While the titans on Capitol Hill clash over the best answer to the Affordable Care Act (ACA), the Trump administration is promoting action at the state level that could produce meaningful impact soon. Health industry stakeholders—from health insurers to behavioral care providers and from post-acute and long-term care providers to Medicaid managed care organizations—should watch for, and help shape, opportunities as well as threats likely to emerge in the states.
Most headlines on health policy right now concern efforts of Republicans in Congress to “repeal and replace” the ACA and to radically alter the way the federal government contributes to the cost of Medicaid. Our view, and consensus among knowledgeable observers, is that legislation in its current form is unlikely to be enacted in the near term.
Within the House Republican caucus, Speaker Paul Ryan faces a rebellion from vocal conservative members who perceive his American Health Care Act as perpetuating an unsustainable entitlement. At the same time, moderates in the caucus are chilled by the Congressional Budget Office’s finding that the bill, as written, would create 24 million more uninsured people by 2026. Even if a bill passes out of the House, it will face major hurdles in the Senate.
It appears that more immediate and consequential action could come out of the states that take up a pair of invitations issued by the executive branch. With Centers for Medicare & Medicaid Services (CMS) Administrator Seema Verma freshly confirmed on March 13, Health and Human Services (HHS) Secretary Tom Price sent two significant messages to states in “Dear Governor” letters.
The first letter, dated March 13, suggested that states should seek waivers under Section 1332 of the ACA to “strengthen their health insurance markets.” The letter cited Alaska’s application to implement a high-risk pool/reinsurance program, meant to help sustain the state’s sole insurer selling plans on the ACA marketplace. To date, only Hawaii has received a 1332 waiver; it exempted the state from relatively minor requirements pertaining to small employers that interfered with a state program that predated the ACA.
The second letter, released March 14, invited states to innovate within their Medicaid programs—in effect, to deviate more from current federal structures on Medicaid design and operation. The stated aim is to “best use taxpayer dollars to serve the truly vulnerable.”
The March 14 letter proposed a number of ways that states could expect a warm federal response, such as:
- Encouraging employment and skill building among low-income non-disabled adults—an approach intended to assist “low-income adult beneficiaries to improve their economic standing . . .”
- Waivers of requirements to provide non-emergency medical transportation—presumably, to persons other than pregnant women and the frail elderly, as in Indiana, Verma’s home state
- Modifying Medicaid benefit designs to look more like private insurance, such as with premium requirements, health savings accounts, and copayments—again, as Indiana does in its Medicaid expansion program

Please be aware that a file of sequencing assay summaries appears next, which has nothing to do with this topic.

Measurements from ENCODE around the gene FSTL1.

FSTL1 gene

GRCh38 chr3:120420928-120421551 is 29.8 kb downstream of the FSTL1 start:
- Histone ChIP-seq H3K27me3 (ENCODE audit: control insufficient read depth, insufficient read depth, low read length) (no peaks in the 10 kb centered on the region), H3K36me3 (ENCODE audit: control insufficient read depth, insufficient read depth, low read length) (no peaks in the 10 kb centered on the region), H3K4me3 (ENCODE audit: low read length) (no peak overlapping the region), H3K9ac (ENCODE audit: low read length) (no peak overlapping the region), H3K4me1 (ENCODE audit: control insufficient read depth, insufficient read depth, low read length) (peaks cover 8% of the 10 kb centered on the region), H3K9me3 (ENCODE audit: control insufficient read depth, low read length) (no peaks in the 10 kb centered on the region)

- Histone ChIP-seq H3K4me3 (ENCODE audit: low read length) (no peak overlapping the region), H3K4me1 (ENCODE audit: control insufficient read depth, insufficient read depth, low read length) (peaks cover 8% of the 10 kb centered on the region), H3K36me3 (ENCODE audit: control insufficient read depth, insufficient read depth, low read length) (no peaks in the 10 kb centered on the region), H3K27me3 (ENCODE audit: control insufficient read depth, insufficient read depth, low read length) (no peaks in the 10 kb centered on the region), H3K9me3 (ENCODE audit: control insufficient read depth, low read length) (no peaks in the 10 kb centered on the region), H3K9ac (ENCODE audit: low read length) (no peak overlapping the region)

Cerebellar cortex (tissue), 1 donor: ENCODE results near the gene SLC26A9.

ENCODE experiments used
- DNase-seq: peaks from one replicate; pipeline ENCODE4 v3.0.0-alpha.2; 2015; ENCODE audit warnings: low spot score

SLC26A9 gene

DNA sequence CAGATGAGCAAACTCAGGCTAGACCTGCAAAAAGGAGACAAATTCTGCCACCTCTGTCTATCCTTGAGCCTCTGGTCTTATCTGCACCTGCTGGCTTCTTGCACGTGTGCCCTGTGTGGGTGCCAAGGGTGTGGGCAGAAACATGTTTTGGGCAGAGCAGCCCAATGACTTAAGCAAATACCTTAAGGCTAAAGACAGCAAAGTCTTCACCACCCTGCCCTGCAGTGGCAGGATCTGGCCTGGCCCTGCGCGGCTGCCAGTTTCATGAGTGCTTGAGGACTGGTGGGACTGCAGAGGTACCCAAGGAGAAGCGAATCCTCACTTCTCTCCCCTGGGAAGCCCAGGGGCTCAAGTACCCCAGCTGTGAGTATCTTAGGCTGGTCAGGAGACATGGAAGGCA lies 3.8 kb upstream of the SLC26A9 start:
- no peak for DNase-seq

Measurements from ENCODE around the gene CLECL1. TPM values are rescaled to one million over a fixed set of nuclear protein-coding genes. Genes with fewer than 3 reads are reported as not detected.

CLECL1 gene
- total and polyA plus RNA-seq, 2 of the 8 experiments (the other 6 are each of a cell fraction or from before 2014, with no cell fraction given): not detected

- Waivers of presumptive eligibility and retroactive coverage—provisions that help hospitals gain compensation for some people who lack insurance coverage on presenting for emergency care
As an incentive, the March 14 letter promised streamlined processing by CMS of state plan amendments and waiver applications. However, the letter also makes clear that the principle of budget neutrality in waiver programs will be upheld.
The letter further stated that HHS/CMS will give states more time to comply with the January 2014 rule on Home- and Community-Based Services, offered as alternatives to nursing facilities for beneficiaries in need of long-term services and supports (LTSS). Finally, the letter offered support for states seeking to improve services to treat people with substance use disorders, a response to the growing opioid epidemic.
While the letters say nothing about Medicare, it is conceivable that Medicare could be implicated if states try to push new ideas for dual eligibles. People dually eligible for Medicare and Medicaid comprise just one-sixth of the Medicare population and one-seventh of Medicaid, but they account for fully one-third of both programs’ spending. States are eager to rein in costs of LTSS, which dual eligibles use in great volumes and for which Medicaid, not Medicare, is the primary payer. Will CMS be open to waiver proposals that constrain beneficiaries’ freedom of choice on the Medicare side, currently not an option?
Also not mentioned in either letter, but hinted at in other communications from the administration, is a possible rollback of the Medicaid managed care rule that took effect in April 2016. Also speculated upon is the potential for loosened enforcement of the Mental Health Parity and Addiction Equity Act.
Taken broadly, it seems that the federal government is now giving states a wider license to act. Health industry actors often can influence policy change more rapidly at the state level and then watch those changes snowball as states copy others’ innovations.